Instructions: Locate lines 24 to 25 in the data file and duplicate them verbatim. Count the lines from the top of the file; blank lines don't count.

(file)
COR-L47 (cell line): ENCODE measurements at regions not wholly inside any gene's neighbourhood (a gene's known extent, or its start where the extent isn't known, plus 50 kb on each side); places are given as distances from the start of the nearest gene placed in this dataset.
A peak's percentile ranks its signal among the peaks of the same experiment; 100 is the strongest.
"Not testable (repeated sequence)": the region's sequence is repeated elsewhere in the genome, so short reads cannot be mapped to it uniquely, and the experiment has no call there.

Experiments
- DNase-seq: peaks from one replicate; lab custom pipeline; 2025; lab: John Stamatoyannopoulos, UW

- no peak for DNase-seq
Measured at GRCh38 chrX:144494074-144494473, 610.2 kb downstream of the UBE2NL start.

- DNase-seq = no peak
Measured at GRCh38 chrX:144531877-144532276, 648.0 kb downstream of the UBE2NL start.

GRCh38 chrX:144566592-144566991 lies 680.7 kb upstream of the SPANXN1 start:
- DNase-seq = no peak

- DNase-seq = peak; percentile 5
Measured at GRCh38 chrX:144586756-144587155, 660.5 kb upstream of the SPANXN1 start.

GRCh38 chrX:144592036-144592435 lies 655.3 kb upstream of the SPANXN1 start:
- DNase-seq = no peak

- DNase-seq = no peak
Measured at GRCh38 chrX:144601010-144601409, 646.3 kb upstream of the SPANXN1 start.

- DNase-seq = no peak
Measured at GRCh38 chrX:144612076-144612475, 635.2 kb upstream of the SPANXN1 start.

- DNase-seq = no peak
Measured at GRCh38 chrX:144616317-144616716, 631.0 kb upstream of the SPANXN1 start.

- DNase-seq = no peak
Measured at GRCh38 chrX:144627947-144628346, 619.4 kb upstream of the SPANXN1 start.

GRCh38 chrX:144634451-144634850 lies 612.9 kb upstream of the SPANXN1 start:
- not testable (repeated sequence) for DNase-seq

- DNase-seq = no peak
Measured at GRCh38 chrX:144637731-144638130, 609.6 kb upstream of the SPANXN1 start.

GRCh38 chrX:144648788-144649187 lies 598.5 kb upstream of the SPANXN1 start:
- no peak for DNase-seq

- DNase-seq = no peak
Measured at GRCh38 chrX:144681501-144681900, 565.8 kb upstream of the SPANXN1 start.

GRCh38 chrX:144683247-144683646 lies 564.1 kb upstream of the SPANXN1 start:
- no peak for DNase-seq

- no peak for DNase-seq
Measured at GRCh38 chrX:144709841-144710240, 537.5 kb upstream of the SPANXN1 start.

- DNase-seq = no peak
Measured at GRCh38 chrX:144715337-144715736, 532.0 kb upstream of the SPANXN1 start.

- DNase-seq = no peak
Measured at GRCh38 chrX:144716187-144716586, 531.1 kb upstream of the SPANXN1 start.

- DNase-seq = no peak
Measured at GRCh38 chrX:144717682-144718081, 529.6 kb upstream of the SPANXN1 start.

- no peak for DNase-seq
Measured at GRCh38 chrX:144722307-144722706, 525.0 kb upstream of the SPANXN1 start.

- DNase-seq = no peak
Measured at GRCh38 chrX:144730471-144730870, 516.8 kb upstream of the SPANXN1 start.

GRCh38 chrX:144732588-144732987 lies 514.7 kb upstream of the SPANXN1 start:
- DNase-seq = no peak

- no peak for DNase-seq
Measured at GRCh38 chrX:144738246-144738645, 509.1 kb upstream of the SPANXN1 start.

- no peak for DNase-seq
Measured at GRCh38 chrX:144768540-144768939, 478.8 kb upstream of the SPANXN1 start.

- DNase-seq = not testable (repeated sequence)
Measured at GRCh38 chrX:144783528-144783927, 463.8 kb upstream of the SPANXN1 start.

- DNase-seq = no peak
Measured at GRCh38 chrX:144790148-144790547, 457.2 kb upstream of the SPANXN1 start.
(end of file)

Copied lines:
GRCh38 chrX:144634451-144634850 lies 612.9 kb upstream of the SPANXN1 start:
- not testable (repeated sequence) for DNase-seq